Thursday, October 25, 2007

Patrick Byrne can't do math either

Patrick Byrne, CEO of, hasn't ever been good at math. One can see that in how he's run (or run aground) his company - which has yet to make a profit. (Can he even add or subtract??)

(Byrne also can't hold his temper and is always offering to "fight" people. As he did at Fechheimer Bros when he offered to settle a union dispute with fisticuffs, Gary Weiss noted here yesterday that Byrne got into a tussle with Utah legislators, too. Weiss also notes that Byrne has labeled 60% of Utahns as "bigots." Hardly a temperate comment.)

But, I digress. Byrne can't do math. That view is reinforced by Byrne's position in a "business leaders" (aka "business bullies") group that wants CEOs to intimidate their employees into supporting the Utah voucher measure. None of them can do the math - which also makes me a little wary of their role as company heads.

If Byrne and the others COULD do math, they might know that it would take over 20% of students in public schools to switch to private schools to make the Utah voucher measure come close to "breaking even." And, folks, that isn't going to happen. There aren't enough spaces in Utah private schools to hold even that many students. Plus, historically, not that many students are going to "switch" and leave Utah's public schools.

But, Byrne just joins a growing list of pro-voucher folks who can't do math.

See Paul Rolly's articles here and here where Sen. Bramble not only bumbled the so-called fiscal analysis of vouchers by presuming that ALL private school students would end up in public schools, his subsequent analysis of public school enrollment was off, too. Wildly off. In both cases.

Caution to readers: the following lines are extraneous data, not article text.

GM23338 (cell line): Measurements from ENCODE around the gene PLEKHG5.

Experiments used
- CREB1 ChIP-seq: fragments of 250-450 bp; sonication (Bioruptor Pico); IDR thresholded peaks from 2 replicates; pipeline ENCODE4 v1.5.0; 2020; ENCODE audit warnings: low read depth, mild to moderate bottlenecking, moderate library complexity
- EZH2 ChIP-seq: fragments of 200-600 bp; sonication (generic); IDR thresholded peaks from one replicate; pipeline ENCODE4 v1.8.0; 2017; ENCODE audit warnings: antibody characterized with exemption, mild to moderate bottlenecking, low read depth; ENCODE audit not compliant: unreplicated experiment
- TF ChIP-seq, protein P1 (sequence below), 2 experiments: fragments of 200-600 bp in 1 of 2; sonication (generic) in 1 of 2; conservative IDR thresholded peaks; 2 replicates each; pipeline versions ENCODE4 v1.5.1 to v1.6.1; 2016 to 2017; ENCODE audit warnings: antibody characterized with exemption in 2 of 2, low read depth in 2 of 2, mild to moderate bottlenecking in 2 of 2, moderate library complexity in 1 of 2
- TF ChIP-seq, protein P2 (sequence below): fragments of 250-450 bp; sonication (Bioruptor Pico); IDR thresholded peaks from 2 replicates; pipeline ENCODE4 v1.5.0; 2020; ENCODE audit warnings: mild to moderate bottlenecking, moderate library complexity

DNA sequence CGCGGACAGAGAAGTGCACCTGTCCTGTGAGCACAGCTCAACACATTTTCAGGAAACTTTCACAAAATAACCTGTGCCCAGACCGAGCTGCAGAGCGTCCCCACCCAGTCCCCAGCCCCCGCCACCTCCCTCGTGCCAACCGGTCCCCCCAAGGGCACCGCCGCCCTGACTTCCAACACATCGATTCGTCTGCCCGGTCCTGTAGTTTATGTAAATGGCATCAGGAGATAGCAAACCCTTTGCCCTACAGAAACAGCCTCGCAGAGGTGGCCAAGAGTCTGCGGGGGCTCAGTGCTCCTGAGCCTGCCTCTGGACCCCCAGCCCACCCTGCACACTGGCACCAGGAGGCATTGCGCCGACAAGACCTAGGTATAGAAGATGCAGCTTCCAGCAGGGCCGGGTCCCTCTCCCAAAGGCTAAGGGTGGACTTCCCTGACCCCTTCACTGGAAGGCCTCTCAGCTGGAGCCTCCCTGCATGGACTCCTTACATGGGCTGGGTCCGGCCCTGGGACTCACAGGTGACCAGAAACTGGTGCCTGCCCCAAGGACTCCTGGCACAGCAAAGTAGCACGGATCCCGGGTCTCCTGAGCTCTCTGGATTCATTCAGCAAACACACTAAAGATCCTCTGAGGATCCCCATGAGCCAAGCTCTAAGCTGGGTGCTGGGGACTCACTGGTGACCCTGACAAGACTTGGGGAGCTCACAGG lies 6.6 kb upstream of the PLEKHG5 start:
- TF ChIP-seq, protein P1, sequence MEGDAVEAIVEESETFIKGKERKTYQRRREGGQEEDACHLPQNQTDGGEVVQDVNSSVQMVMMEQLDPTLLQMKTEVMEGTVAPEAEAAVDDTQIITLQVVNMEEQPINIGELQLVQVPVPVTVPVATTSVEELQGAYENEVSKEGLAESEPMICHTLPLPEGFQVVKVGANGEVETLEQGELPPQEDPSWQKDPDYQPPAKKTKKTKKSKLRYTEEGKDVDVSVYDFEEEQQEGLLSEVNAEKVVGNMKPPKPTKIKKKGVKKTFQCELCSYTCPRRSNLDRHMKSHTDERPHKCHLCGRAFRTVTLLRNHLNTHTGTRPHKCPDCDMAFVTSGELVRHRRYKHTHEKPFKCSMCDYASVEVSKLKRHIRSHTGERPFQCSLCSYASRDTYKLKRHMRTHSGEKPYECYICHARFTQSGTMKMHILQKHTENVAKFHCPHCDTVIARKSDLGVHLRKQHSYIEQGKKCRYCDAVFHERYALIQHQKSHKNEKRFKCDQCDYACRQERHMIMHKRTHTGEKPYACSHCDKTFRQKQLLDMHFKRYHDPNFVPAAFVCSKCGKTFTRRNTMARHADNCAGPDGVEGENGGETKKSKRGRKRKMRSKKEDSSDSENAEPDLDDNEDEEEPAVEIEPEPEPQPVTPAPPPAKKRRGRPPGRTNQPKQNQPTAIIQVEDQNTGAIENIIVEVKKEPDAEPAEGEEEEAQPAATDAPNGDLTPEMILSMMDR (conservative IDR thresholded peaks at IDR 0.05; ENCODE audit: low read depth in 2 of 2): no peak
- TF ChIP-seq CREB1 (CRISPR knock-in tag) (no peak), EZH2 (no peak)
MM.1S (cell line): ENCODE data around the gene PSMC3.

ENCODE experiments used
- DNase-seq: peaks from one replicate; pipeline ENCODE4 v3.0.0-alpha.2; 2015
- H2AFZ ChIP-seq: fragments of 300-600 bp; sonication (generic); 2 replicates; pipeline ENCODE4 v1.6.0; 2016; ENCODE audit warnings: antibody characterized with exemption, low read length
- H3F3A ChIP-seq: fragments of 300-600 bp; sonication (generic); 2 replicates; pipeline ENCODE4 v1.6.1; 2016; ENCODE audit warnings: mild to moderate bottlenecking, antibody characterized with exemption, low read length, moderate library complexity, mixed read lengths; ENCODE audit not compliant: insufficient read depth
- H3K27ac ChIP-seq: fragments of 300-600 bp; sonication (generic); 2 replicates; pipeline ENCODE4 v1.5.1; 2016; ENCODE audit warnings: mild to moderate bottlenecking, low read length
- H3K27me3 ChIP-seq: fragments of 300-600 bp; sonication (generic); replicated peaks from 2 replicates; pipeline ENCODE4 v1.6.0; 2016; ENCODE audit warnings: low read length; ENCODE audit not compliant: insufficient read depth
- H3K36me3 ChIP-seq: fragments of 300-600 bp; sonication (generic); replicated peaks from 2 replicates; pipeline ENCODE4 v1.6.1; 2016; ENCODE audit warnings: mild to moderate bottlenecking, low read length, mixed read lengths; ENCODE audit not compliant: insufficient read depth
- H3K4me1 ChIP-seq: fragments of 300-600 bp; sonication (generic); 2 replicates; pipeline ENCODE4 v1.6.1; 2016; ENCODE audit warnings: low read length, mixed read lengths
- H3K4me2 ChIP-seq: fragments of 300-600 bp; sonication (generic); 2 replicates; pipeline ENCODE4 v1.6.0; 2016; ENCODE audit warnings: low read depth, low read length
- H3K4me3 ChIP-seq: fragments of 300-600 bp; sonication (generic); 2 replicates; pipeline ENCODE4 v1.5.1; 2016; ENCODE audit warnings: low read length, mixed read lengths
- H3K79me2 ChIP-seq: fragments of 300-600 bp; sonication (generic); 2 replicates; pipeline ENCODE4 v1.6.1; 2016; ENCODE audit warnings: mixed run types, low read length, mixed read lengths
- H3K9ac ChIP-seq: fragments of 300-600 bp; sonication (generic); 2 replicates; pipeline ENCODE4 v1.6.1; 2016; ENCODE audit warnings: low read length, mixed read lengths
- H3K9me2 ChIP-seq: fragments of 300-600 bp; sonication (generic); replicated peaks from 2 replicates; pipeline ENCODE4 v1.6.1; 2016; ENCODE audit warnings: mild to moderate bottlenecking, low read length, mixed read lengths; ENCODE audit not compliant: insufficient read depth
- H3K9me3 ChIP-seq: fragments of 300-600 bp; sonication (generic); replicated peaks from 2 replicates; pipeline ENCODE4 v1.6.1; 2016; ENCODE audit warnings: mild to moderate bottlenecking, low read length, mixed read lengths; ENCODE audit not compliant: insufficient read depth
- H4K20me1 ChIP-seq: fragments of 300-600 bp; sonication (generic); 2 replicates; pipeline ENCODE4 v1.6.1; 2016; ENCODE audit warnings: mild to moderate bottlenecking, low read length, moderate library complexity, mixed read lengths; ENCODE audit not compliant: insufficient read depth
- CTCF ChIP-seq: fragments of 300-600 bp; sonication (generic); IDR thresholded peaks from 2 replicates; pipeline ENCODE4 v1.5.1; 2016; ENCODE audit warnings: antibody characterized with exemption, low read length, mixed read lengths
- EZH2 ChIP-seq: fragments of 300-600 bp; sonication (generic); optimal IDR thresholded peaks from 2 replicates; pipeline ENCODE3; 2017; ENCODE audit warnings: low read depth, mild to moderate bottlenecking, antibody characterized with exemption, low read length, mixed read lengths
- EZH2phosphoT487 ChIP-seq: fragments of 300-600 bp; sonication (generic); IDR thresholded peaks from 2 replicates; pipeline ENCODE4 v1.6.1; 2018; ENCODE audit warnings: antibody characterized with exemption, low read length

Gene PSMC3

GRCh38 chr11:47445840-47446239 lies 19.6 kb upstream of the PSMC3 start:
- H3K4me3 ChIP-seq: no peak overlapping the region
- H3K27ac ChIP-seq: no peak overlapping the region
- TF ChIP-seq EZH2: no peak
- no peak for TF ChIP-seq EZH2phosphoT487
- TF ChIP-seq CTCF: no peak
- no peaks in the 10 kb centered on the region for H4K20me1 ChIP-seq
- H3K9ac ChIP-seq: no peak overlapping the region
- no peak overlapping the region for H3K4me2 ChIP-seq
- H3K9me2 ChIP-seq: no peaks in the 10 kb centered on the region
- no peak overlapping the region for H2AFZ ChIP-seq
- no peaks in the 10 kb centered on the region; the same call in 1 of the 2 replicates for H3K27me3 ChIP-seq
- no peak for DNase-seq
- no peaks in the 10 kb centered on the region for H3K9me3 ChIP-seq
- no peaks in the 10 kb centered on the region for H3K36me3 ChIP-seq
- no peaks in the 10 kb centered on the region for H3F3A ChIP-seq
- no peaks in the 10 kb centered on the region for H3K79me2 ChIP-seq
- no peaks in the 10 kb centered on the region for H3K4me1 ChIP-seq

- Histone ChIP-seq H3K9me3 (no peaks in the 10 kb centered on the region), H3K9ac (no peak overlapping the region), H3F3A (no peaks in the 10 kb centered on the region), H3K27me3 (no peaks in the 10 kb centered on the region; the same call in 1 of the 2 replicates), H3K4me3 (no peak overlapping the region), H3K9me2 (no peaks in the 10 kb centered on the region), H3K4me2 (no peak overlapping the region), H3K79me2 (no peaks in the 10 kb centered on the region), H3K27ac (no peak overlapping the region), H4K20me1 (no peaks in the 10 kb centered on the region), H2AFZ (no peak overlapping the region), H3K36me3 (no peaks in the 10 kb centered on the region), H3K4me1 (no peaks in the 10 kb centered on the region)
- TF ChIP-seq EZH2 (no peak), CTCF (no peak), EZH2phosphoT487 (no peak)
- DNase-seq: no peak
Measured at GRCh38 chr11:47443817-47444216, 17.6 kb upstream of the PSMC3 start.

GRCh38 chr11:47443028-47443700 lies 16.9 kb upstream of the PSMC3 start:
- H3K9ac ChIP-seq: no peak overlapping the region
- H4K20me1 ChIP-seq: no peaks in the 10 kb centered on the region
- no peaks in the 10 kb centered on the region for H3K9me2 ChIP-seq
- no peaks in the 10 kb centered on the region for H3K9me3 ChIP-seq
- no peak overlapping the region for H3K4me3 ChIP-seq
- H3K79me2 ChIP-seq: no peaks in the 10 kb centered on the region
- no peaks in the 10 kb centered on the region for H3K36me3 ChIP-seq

The Parents for Choice in Education pro-voucher group also can't do math. They keep claiming that tuition would be affordable for average Utah families with a voucher and they cite erroneous tuition data.

But, as reported here in this morning's Deseret News, even with a voucher most families (and particularly the low income families that all the millionaires seem to want to "help") cannot afford to send their children to private school. Period. Even the highest level voucher of $3,000 would barely cover half the cost of tuition. And, then when you add in uniforms, books, school activities, transportation to and from school, then vouchers seem even more paltry.

Since Byrne and all the other the people supporting school vouchers can't seem to do basic math you've got to ask: What they are trying to put over on the people of Utah?

No comments: